Whatever the stand of the Government of India on the demand of Kashmiri people for independence, it is imperative to create an environment of understanding and openness and initiate a purposeful and sincere dialogue with all the stakeholders for an amicable settlement.

We therefore urge the government to:

  1. Immediately lift the curfew and stop violence against civilians in Kashmir.
  1. Open channels for political dialogue in consultation with all stakeholders and explore every possible solution including –complete autonomy or pre-1953 position and even plebiscite.
  1. Stop the crackdown on media and lift the ban on Kashmir Reader.
  1. Immediately drop all charges against activists, human rights defenders and civilians booked under the PSA and release them.
  1. Grant unfettered access to United Nations Human Rights Commission (UNHRC) to investigate allegations of Human Rights violations.
  1. Work forcefully to demilitarize both sides of the Line of Control between India and Pakistan. Further, to demilitarize all of Kashmir and immediately revoke impunity laws such as the AFSPA, PSA, and DAA etc.
  1. Create credible mechanisms for accountability and justice, (such as an international criminal tribunal), for human rights abuses in Kashmir over the past three decades, including extra-judicial killings, torture, sexual and gendered violence, enforced disappearances and unknown and mass graves.

 

List of Endorsements

Individuals

  1. Ajmal Khan, Radical Study Circle, TISS, Mumbai
  2. Akanksha, activist
  3. Alpana Jain
  4. Amar Jesani, Independent Public health and Bioethics Consultant
  5. Amla Pisharody
  6. Amlendu Upadhyay, senior journalist
  7. Ammu Abraham, member, FAOW(Forum Against Oppression of Women)
  8. Amrita Howlader, member, FAOW(Forum Against Oppression of Women)
  9. Anand Mazgaonkar,
  10. Anand Patwardhan, filmmaker
  11. Anand Teltumbde, General Secretary, CPDR (Committee for Protection of Democratic Rights)
  12. Anil Sinha
  13. Antony Samy, activist, Jagrut Kamgar Manch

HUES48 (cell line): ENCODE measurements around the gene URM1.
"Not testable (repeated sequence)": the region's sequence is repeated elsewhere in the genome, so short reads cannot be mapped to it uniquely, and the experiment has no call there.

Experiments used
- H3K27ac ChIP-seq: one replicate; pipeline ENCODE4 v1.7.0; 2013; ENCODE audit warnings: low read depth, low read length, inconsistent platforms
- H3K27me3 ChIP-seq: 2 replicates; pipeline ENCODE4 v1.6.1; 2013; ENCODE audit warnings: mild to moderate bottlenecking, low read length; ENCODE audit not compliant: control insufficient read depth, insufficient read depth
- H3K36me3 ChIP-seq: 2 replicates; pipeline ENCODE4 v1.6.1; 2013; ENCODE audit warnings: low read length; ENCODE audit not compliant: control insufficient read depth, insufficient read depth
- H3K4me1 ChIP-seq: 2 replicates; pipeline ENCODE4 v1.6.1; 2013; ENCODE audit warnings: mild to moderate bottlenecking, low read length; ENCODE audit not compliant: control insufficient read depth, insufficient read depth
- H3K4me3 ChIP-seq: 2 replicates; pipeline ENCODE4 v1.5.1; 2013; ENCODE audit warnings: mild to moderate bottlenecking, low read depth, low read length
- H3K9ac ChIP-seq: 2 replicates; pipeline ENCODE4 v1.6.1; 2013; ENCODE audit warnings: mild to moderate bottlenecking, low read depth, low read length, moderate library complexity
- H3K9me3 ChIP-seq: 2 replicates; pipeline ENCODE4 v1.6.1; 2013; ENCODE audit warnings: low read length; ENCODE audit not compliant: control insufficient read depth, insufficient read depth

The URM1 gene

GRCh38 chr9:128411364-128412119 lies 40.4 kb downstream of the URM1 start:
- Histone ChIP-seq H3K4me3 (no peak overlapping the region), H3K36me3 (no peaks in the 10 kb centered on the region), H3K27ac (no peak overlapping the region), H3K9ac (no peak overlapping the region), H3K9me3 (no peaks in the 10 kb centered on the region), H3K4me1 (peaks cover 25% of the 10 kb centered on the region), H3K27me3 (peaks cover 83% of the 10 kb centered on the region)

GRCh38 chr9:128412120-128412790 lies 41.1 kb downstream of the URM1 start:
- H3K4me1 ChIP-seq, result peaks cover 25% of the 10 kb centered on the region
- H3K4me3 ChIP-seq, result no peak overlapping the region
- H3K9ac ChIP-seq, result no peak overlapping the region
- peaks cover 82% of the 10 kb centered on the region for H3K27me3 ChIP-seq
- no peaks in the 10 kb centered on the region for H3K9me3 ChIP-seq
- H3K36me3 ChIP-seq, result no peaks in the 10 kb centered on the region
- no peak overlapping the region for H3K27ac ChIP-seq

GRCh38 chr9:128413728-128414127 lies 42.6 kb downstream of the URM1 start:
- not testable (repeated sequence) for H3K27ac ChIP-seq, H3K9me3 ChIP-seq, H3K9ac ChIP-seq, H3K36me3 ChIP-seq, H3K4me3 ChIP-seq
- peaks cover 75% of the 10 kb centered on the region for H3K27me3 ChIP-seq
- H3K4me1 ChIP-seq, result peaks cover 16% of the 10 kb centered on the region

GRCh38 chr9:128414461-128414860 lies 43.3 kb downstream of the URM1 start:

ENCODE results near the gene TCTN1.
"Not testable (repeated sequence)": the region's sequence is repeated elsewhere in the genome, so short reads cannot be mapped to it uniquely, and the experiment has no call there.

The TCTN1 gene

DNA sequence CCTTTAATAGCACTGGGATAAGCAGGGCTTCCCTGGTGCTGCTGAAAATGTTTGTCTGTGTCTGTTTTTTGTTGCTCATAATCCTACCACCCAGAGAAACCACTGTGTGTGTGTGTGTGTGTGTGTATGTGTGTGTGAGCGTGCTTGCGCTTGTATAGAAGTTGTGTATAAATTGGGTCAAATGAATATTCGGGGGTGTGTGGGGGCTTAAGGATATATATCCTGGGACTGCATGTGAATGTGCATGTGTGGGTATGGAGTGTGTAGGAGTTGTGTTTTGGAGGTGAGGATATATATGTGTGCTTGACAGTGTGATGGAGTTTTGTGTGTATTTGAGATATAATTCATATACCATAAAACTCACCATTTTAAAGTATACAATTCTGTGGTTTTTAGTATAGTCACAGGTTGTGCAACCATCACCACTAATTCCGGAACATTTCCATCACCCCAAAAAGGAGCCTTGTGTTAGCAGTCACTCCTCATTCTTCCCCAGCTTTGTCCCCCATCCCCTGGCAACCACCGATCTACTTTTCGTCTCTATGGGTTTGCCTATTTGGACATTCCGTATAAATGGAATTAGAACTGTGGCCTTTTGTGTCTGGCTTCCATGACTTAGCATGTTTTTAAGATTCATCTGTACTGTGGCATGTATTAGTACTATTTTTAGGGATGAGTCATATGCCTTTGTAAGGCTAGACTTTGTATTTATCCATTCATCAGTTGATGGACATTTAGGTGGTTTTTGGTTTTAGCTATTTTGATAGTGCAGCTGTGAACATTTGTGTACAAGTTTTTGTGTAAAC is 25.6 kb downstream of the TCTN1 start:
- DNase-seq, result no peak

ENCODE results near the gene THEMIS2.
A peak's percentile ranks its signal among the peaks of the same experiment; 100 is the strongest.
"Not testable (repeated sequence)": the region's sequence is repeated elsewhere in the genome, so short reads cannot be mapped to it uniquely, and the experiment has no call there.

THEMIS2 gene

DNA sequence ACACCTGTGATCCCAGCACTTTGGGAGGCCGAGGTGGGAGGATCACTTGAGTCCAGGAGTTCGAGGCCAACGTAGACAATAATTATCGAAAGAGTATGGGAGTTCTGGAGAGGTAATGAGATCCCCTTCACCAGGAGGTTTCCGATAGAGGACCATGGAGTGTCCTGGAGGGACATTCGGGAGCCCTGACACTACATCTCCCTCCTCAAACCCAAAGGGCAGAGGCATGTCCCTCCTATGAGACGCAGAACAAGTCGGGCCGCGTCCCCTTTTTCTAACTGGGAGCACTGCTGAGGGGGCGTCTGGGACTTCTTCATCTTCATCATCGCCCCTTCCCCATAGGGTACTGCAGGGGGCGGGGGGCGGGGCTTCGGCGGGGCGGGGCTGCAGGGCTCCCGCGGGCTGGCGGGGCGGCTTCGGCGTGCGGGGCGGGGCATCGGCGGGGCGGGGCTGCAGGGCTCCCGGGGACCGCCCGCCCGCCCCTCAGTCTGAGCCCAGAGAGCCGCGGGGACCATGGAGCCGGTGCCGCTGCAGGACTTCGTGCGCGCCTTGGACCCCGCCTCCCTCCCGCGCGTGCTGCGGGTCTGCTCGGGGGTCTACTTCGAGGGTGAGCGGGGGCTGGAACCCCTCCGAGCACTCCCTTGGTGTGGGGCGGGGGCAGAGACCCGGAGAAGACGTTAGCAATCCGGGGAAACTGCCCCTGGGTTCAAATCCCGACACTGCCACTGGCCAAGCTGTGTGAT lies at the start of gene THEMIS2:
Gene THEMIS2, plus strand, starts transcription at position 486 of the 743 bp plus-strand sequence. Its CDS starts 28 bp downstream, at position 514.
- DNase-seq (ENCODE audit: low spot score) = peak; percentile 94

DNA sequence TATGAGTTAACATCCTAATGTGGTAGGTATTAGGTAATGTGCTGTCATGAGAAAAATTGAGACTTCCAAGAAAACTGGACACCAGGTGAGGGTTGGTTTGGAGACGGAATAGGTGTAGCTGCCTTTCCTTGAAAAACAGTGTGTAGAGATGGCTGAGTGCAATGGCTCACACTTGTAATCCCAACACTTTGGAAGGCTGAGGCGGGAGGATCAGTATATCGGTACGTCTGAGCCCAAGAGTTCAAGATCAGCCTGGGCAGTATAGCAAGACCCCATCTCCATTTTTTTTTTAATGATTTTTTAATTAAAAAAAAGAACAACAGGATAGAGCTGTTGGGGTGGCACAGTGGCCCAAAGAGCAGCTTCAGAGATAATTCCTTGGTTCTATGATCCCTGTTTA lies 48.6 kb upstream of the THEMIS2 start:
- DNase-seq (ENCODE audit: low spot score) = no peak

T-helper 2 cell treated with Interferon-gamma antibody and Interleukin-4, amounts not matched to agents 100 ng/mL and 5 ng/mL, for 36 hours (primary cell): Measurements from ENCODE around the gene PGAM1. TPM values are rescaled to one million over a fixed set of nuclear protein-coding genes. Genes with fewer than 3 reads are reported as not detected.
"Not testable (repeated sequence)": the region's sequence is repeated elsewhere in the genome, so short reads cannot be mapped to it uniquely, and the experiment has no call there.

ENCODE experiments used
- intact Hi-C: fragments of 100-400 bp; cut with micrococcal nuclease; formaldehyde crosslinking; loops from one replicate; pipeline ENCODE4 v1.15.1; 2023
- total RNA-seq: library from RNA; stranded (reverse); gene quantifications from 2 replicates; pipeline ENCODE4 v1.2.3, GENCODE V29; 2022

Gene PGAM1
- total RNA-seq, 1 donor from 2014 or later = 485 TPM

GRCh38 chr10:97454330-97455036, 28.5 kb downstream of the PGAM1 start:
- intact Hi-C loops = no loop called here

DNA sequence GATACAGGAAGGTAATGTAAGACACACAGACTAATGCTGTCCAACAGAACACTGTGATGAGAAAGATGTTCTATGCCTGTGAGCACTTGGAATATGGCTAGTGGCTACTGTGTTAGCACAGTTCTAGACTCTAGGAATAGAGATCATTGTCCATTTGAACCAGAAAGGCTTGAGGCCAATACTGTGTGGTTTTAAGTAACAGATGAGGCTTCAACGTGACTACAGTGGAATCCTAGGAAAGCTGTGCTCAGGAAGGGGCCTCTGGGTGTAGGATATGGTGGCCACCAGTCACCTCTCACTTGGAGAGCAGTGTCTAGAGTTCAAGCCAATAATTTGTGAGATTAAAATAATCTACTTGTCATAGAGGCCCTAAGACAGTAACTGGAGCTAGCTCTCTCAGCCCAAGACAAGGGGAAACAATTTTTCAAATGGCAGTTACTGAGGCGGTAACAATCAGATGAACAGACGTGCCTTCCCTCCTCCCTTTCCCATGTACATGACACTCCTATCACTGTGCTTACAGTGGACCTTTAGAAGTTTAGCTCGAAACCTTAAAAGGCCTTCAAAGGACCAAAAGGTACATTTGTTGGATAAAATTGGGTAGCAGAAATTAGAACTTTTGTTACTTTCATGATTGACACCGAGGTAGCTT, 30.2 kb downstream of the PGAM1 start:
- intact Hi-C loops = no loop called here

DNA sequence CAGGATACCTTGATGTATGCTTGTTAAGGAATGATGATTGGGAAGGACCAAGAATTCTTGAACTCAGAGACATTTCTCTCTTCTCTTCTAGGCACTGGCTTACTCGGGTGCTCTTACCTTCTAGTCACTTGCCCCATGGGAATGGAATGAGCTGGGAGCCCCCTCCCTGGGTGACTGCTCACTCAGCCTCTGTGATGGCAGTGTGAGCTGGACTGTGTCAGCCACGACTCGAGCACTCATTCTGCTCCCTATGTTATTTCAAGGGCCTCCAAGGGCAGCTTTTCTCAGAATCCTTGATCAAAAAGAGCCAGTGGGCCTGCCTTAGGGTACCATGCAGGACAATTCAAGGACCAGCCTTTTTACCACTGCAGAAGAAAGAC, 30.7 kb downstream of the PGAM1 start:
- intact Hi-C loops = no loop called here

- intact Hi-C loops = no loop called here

14. Anuradha Banerji, research scholar
  15. Anuradha Bhasin, Executive Editor, Kashmir Times
  16. Aquila Khan, member FAOW (Forum Against Oppression of Women)
  17. Archee Roy, student
  18. Aritra Bhattacharya, Journalist, The Statesman
  19. Arundhati Dhuru, National Alliance of People’s Movements
  20. Arun Ferreira, member, CPDR
  21. Arya Raje, Lawyer
  22. Murlidhar Reddy, Senior Journalist
  23. Baljeet Kaur, Radical Study Circle, TISS, Mumbai
  24. Bernard D’Mello
  25. Binayaka Sen, activist (PUCL)
  26. Binu Matthew, Editor, www.countercurrents.org
  27. Chayanika Shah, member, LABIA and FAOW(Forum Against Oppression of Women)
  28. Chinu Srinivasan, SAHAJ/LOCOST
  29. Cubbykabi Sherman, member FAOW (Forum Against Oppression of Women)
  30. Cynthia Stephen, Founder, DAWNS(Dalit Women’s Network for Solidarity)
  31. Debalina, activist
  32. Deepa Venkatachalam, Social Scientist
  33. Deepti Gopinath, Indian Airports Employees’ Union
  34. Devika Shetty, Disability Rights Advocacy
  35. Dibyesh Anand, Professor, University of Westminster, UK
  36. Divya Kalanthingal, Radical Study Circle, TISS, Mumbai
  37. Divya Trivedi, journalist
  38. Fatima N, Member, Tamil Nadu Women’s Forum
  39. Freny Manecksha, independent journalist
  40. Gautam Bhan, activist and author
  41. Geeta Seshu, independent journalist
  42. Gouri Patwardhan, filmmaker
  43. Harsh Mander, activist, writer
  44. Hartman de Souza, Writer
  45. Hasina Khan, member, Bebaak Collective and FAOW(Forum Against Oppression of Women)
  46. Hussain Indorewala, Teacher
  47. Illina Sen, author and activist
  48. Irfaan Engineer, CSSS(Centre for Study of Society and Secularism)
  49. Jairus Banaji, Professor and Historian
  50. Javed Anand, Co-editor, Communalism Combat
  51. Jayashree Velankar, NAMHHR (National Alliance for Maternal Health and Human Rights)
  52. Jenny Sulfath, student, TISS
  53. Jhelum Roy, researcher
  54. Jyoti Punwani, independent journalist
  55. Kalpana Mehta, Activist
  56. Kalyani Menon, feminist researcher and writer
  57. Kamal KM, filmmaker, teacher
  58. Kavita Krishnan, Secretary AIPWA (All India Progressive Women’s Association)
  59. Kavita Pai
  60. Khateeja Talha, member, Space Theatre Ensemble
  61. Kokila Mitra, research scholar
  62. Koyel Ghosh, school teacher
  63. Koyel Majumder, student
  64. Kranti LC, Lawyer
  65. Kritika Aggarwal, GLC, Mumbai
  66. Kulajit Maisanam, Radical Study Circle, TISS, Mumbai
  67. Lalita Ramdas, peace, human rights and anti-nuclear activist and Founder, Greenpeace, India
  68. Lara Jesani, Lawyer
  69. Lina Mathias
  70. Madhavi Kuckreja, women’s’ rights activist and founder, Vanangana
  71. Madhurima Ghosh, student
  72. Mahtab Alam, Activist, Journalist
  73. Malini Parthasarthy, former Editor, the Hindu
  74. Malobika, activist
  75. Manisha Sethi, Activist, Professor – Jamia Millia Islamia
  76. Manoj Jha, teacher, activist
  77. Mary Antony, activist, Jagrut Kamgar Manch
  78. Medha Patkar, activist, Narmada Bachao Andolan
  79. Meena Gopal, member FAOW (Forum Against Oppression of Women)